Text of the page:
Is Twilight actually Star Wars for girls? Probably not.

Or maybe it will just be the next Titanic, minus the whole boat and plot thing.In this corner of cyberspace, I feel pretty safe in saying that Star Wars is Star Wars for girls. (Well, sometimes.) But the New York Post does have some points – granted, a bit inflated points, but still, points. (Harry Potter fans must be so relieved that the buck has finally passed.) And it’s hard to deny at this point that Twilight isn’t a game-changer, and if Fandango and Nikki Finke are onto something, we might be seeing the requisite record-breaking ticket sales, too. In any case, it’s too soon to say – ruling a box office is one thing, but still being relevant thirty years on? That takes some doing, particularly when your audience is full of fickle teenagers.

Still, for those of us who find the appeal of Twilight puzzling, it’s nice to know that there are some parents out there at least a little wary of letting their daughters see a movie where a girl throws herself over a cliff over some guy with glitter issues.

UPDATE: Finke is now saying that New Moon did Dark Knight numbers for the midnight release. This will certainly be interesting…

6 Replies to “Is Twilight actually Star Wars for girls? Probably not.”

  1. I find Twilight puzzling and don’t like the message it sends to young girls. But I get its appeal.

    Still. I think it has a shelf life of maybe five years after the fourth movie (if that doesn’t squick people altogether).

  2. I read a review today that said the movie is good basically because Stephanie Meyer didn’t write it. Now THAT I don’t find puzzling. ;)

  3. I agree with Paula. Twilight is a confusing and unsettling mark upon the landscape of popular culture right now, but as material it has no staying power. Unless Meyer comes out with more books to cash in, I’m giving it five years before most of the fans look back on the property and feel a little ashamed.

  4. It’s very telling that they’re rushing the films so quickly…

    But what’s going to be really interesting is how/if Hollywood reacts. Titanic is certainly a better analogy than Star Wars, and did we really see a rash of big-budget ‘girlie’ movies after that? Not so much. But with genre YA being so hot, maybe Twilight could lead to something better getting the green light? (It would be tough for them to get worse… Right?)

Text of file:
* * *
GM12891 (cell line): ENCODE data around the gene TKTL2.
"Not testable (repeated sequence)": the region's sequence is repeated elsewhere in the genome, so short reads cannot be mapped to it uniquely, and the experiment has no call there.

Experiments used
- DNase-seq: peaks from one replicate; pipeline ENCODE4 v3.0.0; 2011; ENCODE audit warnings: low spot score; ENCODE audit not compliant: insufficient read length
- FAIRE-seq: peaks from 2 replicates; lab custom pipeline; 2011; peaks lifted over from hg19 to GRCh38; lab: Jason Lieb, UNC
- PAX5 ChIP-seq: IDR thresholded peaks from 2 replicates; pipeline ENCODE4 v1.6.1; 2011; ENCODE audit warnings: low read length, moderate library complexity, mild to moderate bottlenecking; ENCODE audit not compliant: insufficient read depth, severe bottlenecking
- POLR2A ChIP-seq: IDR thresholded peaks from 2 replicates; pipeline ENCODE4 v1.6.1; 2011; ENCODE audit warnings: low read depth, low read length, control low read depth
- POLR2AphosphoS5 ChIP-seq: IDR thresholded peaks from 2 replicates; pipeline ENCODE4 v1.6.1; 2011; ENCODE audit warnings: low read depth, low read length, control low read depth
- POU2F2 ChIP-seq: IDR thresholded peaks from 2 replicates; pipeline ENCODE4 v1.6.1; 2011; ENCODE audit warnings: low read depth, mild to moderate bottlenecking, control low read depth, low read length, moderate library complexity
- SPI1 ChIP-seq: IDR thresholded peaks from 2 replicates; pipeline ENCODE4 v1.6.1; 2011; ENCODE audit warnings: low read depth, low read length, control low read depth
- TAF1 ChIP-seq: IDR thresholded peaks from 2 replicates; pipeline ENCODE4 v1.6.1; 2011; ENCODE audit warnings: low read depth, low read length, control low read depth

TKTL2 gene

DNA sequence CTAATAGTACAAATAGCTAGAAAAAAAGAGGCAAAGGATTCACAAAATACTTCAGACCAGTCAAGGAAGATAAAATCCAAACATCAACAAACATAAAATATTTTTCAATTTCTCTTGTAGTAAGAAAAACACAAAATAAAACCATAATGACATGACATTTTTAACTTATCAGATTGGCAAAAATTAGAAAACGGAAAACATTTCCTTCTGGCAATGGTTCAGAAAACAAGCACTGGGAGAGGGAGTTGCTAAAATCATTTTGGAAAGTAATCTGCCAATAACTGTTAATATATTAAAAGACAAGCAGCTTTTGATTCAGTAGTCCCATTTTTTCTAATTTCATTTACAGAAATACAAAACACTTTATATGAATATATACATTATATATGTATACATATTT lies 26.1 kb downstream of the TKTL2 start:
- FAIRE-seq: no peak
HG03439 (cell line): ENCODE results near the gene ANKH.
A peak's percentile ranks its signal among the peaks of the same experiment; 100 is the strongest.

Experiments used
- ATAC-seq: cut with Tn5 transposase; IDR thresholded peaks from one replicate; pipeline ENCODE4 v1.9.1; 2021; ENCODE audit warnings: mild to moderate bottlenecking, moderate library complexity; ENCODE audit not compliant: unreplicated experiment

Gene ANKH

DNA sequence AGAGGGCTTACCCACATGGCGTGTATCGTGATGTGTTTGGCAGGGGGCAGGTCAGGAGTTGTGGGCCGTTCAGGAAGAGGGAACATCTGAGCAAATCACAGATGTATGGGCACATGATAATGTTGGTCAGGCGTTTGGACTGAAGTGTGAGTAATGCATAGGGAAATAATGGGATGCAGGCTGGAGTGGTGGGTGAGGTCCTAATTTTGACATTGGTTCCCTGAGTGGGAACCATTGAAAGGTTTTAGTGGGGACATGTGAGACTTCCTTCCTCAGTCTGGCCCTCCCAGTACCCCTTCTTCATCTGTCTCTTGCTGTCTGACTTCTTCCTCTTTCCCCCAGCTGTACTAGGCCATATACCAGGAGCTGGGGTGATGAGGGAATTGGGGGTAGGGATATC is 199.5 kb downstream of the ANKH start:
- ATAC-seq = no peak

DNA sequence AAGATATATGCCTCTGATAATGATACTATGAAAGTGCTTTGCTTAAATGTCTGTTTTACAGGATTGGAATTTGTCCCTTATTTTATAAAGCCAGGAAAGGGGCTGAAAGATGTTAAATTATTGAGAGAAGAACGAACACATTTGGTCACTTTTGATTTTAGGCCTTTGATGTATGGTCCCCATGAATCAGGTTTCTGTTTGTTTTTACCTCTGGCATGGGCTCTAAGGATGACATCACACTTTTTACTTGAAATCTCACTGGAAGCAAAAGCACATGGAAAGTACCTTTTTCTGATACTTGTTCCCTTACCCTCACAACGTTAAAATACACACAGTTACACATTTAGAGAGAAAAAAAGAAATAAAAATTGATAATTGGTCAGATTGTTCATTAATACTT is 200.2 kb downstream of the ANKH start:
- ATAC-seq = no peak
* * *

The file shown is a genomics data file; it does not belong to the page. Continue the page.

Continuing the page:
This whole line of thought makes me want to watch Underworld, which is kind of a sick and sad statement in and of itself.

  5. I’ve got to agree with Paula, Austin, and Doyle. Twilight is one of those crazes that is going to be severely embarrassing to its former fan base in a few years’ time. Probably, once they’ve grown up enough to have boyfriends that act like Edward and they figure out it isn’t as romantic as the books and movies make it out to be.

    Who has been in a real relationship and actually wants a guy (who’s been DEAD for 80 years, by the way) sneaking into your bedroom every night for two months and watching you sleep?

    How about dating a guy who not only can, but would very much like, to drain your blood in about 2.5 seconds and leave you dead? Normally, that sort of confession leads to a restraining order, not a dating situation.

    Now, fighting to unseat an unjust, tyrannical government and bring peace and balance to the universe again, that’s just not going to get old anytime soon. And Star Wars won’t end if two teenagers breakup, whereas Twilight wouldn’t exist without Bella and Edward’s ridiculous puppy love.

    I guess we’re just going to have to rely on the personal experiences of these very young girls in the real dating world to remove the blemish that is Twilight from the face of our pop culture.

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